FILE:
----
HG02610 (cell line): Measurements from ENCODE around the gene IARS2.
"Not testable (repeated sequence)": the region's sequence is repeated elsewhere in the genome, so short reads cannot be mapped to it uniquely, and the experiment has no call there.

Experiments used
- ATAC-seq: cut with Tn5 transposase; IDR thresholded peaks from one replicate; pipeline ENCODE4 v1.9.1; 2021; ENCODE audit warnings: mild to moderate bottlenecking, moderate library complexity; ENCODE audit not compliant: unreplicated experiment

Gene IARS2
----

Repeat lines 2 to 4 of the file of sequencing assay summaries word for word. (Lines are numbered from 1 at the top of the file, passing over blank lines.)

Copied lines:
"Not testable (repeated sequence)": the region's sequence is repeated elsewhere in the genome, so short reads cannot be mapped to it uniquely, and the experiment has no call there.

Experiments used
- ATAC-seq: cut with Tn5 transposase; IDR thresholded peaks from one replicate; pipeline ENCODE4 v1.9.1; 2021; ENCODE audit warnings: mild to moderate bottlenecking, moderate library complexity; ENCODE audit not compliant: unreplicated experiment